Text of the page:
Cortisol response to a psychosocial stressor in schizophrenia: Blunted, delayed, or normal
Exclusive author commentary
King S et al. - Despite demonstrable effects of the stressor on cardiac measures, schizophrenia patients tend to have smaller acute cortisol reaction to psychosocial stress. The significance of this conclusion for vulnerability-stress models of schizophrenia is discussed.
S. King & K. Brenenr (07/08/2009) comments:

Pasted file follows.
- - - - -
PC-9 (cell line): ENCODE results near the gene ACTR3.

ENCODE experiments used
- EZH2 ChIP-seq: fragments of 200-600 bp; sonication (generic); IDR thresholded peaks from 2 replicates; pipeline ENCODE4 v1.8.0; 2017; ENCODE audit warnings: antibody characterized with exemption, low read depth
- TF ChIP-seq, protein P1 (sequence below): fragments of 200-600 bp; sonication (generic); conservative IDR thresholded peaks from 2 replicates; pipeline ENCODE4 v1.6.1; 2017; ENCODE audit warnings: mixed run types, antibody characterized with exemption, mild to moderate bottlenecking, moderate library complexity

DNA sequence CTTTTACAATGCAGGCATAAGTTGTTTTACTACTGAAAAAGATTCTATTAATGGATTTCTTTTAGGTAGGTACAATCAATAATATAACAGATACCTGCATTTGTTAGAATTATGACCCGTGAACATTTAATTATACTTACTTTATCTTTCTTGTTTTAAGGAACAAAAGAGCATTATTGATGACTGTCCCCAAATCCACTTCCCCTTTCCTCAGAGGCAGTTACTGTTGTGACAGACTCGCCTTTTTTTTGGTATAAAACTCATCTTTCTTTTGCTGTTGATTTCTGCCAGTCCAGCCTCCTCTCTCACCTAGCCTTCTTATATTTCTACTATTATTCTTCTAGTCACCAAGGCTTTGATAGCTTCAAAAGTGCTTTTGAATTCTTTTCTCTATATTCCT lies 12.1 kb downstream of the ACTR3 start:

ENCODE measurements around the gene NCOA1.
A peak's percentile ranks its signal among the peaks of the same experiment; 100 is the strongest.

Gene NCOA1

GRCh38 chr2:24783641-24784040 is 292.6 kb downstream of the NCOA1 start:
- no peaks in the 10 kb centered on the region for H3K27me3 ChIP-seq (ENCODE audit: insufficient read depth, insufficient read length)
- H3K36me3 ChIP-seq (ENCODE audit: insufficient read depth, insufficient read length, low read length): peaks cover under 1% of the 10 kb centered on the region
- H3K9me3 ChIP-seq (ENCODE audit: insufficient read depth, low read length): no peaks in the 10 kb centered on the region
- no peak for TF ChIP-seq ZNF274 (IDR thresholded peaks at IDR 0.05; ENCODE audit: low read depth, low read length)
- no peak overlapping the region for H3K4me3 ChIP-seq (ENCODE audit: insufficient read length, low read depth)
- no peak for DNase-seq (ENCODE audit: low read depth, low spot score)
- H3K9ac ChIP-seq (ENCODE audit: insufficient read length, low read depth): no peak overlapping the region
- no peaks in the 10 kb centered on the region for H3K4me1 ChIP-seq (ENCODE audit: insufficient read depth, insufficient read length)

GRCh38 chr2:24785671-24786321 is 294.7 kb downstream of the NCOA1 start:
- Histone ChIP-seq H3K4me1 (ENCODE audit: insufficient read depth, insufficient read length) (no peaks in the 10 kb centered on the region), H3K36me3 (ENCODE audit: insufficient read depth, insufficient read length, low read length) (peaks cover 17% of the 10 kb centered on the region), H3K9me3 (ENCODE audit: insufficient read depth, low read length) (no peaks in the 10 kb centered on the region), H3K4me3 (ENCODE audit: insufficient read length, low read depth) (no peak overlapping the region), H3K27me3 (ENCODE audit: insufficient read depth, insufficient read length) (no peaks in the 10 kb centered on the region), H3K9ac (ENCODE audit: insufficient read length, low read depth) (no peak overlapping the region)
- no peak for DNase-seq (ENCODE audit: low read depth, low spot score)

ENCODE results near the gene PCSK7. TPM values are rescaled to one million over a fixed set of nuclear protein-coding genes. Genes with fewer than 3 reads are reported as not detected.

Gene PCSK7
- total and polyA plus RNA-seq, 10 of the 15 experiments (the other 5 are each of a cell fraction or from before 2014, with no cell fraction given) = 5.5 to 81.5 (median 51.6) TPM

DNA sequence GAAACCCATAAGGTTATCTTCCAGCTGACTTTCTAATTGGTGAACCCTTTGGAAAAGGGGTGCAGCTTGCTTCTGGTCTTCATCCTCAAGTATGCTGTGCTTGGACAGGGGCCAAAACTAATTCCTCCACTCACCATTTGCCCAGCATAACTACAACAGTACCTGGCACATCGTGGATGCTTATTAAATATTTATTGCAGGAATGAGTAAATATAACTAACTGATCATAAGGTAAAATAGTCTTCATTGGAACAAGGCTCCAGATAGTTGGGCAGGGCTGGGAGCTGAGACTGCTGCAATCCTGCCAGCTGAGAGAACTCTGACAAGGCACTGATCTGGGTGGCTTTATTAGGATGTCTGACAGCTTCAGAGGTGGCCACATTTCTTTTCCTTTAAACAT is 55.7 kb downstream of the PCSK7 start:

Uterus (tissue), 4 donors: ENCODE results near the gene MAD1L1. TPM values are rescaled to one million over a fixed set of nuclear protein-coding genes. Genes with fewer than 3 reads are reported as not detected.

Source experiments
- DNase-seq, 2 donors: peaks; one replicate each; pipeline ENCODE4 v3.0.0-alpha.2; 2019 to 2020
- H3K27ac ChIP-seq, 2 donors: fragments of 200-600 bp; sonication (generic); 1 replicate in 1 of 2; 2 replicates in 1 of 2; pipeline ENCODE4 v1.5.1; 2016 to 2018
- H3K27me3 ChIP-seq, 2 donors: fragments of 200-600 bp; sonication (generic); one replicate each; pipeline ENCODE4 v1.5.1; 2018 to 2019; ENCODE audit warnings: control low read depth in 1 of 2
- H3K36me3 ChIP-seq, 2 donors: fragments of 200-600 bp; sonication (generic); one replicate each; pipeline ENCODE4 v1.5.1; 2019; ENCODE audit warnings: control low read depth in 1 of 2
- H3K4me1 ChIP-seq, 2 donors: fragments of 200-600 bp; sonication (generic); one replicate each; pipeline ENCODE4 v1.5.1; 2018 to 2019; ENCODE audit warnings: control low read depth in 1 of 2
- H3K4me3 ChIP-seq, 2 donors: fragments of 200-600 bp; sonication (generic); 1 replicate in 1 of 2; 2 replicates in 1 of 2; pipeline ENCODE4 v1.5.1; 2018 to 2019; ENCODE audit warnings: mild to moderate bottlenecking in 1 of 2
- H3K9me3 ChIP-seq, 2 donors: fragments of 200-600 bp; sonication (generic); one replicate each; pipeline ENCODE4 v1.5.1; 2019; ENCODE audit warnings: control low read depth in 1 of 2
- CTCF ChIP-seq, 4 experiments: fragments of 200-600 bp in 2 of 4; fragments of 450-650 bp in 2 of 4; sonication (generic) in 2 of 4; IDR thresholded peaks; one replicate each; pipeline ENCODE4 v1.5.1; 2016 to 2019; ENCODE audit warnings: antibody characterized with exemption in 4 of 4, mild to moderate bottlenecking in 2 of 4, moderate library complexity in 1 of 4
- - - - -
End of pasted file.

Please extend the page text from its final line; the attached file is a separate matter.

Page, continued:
This article aimed to determine to what extent stress reactivity can distinguish between schizophrenia patients and non clinical participants (who may present some psychotic symptoms) when the severity of psychotic symptoms, the type of personality and body mass index are controlled for. Results show that baseline cortisol and cardiac measures are similar in both groups, while the acute stress reaction is smaller in patients and discriminates between the two groups. This article highlights the importance of using more than one physiological measure when studying reactive cortisol, as different measures might not necessarily correlate. Also, most studies on cortisol reaction in schizophrenia don’t control for important variables, such as symptom presentation in both groups, but the present article does, making its results more robust. Finally, the acute cortisol reaction to stress can be conceptualized as a marker of a threshold in the vulnerability stress model, allowing us to distinguish between clinical and non clinical individuals on the continuum of the psychosis.